In the end, I don’t think food grade ingredients at their purest, simplest form can ever be harmful. Think about in the past, before industrialization…people had to resort to what was around them to take care of their skin. Shea butter from the shea nut…is still used for cooking and moisturizing skin in many places of the world, with amazing healthy results…nut shells for exfoliation…cocoa butter, aloe vera…all of these plants derived food ingredients are still widely used on the body externally…and there is no scientific study or test needed to formulate and manufacture then truth that they work well. It just makes sense they do because sometimes Nature knows more about beauty, than chemical Science does.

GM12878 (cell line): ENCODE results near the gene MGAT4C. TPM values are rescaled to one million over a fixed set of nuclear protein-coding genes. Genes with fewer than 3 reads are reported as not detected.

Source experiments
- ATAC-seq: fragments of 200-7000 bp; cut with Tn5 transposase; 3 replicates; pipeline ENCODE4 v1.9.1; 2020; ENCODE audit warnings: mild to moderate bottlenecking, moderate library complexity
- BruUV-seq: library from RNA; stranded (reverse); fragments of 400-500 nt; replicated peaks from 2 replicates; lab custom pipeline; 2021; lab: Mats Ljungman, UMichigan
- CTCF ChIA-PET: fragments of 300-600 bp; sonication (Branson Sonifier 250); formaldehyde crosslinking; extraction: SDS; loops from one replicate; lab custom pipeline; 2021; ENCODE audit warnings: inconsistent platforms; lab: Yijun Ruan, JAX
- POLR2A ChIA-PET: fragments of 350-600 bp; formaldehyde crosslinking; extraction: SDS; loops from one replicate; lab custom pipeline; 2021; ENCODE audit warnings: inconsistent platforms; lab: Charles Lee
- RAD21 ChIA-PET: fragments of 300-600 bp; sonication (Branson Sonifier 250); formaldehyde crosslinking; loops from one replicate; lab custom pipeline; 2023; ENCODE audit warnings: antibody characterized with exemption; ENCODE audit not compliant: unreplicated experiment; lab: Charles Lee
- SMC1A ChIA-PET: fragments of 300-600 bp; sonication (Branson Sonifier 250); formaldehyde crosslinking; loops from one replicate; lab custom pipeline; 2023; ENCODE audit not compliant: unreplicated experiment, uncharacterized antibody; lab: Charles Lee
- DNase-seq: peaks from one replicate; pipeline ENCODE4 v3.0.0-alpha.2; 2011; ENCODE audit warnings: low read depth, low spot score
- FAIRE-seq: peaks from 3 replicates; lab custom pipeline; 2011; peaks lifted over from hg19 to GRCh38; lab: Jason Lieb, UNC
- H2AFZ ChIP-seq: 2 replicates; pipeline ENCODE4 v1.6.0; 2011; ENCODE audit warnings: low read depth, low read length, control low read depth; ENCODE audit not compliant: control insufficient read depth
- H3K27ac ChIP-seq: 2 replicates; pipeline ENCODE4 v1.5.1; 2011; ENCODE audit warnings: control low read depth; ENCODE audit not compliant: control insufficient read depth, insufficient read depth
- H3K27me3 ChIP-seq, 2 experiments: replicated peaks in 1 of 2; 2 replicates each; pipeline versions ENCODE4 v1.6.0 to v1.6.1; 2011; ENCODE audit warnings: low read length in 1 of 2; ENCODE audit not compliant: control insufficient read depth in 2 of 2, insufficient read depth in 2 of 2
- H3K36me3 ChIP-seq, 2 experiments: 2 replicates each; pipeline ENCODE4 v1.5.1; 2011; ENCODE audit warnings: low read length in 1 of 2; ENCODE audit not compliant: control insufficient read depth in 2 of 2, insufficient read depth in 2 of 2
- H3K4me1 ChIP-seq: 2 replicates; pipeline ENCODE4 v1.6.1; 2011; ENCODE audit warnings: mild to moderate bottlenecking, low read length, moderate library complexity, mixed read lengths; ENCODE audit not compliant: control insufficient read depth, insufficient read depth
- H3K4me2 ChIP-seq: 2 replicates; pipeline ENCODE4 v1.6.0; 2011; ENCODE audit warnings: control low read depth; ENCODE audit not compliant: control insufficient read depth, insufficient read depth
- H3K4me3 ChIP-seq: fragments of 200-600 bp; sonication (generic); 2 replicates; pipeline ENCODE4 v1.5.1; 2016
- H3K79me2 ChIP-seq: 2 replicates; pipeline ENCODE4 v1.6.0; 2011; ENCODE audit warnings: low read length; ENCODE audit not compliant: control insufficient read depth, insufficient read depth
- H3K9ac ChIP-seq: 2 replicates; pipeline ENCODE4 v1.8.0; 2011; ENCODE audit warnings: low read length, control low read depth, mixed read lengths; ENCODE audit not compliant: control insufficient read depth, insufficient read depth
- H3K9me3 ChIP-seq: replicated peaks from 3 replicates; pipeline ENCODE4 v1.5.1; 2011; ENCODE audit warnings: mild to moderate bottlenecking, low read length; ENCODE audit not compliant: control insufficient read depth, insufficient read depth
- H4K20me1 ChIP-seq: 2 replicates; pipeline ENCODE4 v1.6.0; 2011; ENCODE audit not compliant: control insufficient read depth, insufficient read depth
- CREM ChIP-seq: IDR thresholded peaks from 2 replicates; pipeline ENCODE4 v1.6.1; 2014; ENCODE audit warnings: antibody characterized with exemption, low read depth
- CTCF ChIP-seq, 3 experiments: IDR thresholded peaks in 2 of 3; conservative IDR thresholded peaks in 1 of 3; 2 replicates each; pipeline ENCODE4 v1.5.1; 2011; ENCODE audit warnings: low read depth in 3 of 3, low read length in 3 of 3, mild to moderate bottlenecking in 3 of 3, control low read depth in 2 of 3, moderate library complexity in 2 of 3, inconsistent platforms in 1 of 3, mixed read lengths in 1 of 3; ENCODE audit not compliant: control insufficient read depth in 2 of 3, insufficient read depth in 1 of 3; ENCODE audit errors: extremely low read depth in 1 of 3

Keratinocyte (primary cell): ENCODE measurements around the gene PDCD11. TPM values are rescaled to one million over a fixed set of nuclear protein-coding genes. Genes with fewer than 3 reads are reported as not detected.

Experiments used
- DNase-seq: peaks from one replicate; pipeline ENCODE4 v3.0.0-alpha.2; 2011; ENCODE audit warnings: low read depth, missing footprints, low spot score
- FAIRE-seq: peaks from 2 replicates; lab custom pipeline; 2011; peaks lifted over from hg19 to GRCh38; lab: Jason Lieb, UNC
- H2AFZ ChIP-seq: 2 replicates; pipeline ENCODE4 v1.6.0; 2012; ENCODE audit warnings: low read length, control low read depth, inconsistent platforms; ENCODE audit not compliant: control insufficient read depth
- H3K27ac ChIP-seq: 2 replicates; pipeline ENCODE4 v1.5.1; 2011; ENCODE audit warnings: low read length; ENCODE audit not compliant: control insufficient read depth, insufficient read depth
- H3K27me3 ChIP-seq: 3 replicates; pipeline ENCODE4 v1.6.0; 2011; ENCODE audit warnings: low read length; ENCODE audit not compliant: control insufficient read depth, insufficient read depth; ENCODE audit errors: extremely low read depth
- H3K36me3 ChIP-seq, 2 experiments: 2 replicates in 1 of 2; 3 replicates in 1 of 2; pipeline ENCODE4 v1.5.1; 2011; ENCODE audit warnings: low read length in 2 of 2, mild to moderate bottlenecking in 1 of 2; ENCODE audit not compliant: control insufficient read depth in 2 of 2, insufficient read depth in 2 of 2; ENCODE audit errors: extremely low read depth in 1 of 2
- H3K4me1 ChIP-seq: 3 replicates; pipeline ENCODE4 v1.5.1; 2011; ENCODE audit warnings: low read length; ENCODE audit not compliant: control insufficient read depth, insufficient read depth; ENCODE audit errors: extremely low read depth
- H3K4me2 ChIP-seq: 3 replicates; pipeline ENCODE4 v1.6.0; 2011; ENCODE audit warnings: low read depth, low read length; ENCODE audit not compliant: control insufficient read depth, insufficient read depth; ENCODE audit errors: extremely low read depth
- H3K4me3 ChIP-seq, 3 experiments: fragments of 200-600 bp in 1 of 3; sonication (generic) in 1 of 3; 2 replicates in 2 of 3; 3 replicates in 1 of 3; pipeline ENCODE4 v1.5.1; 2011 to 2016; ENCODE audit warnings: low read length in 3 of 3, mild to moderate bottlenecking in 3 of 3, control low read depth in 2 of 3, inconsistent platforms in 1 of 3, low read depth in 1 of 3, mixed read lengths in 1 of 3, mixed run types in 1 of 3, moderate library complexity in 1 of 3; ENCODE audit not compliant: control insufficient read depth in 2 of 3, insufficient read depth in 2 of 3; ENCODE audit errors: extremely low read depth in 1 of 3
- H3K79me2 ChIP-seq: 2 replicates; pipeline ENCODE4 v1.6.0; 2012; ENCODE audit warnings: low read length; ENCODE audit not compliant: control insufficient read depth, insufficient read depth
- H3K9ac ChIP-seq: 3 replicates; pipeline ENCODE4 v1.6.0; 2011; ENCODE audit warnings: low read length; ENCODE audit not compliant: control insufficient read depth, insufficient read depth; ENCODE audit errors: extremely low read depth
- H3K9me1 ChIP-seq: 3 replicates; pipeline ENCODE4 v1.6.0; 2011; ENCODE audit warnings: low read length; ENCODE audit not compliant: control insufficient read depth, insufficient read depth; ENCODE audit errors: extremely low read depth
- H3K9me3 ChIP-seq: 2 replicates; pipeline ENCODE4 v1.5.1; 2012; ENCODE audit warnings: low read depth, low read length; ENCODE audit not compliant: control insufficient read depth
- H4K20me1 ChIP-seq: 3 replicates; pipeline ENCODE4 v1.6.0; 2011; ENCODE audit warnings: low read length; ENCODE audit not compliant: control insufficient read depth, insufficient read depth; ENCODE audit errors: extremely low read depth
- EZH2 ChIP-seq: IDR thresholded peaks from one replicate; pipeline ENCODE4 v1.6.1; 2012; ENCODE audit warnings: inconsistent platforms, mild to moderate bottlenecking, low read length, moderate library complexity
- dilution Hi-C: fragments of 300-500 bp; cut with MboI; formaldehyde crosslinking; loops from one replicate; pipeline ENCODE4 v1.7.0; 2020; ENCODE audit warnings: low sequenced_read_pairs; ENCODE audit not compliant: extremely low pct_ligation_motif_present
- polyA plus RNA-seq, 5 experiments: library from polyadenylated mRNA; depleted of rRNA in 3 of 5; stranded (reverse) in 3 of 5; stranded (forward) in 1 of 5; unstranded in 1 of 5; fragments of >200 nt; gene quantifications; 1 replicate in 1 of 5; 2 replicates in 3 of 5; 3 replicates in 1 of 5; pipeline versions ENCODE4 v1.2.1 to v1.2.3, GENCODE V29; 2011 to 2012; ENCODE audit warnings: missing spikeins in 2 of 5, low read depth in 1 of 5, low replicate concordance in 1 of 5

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Curling irons fail at giving effortlessly natural waves!

I read an article a while ago about how to achieve waves in your hair that didn’t look super perfect, and avoided the “glamour shots” look that is so not desirable.  For those of you that didn’t grow up in the subarbs around Toronto, Glamour Shots was this boutique/salon/photo shop that briefly set itself up in malls in Canada I believe during the 90’s, or sometime near there.  This was when looking like a model or actress was a female fantasy, and getting done up at the photo boutique was supposed to be as close as you can get to “looking” like a Hollywood siren. Only the makeovers were very laughable.  Just overdone make-up, and very tight spiral curls, and unflattering bedroom clothes that seemed to add ten pounds to your body and face.  Maybe because 10 pounds is close to the amount of make-up they smeared on a client.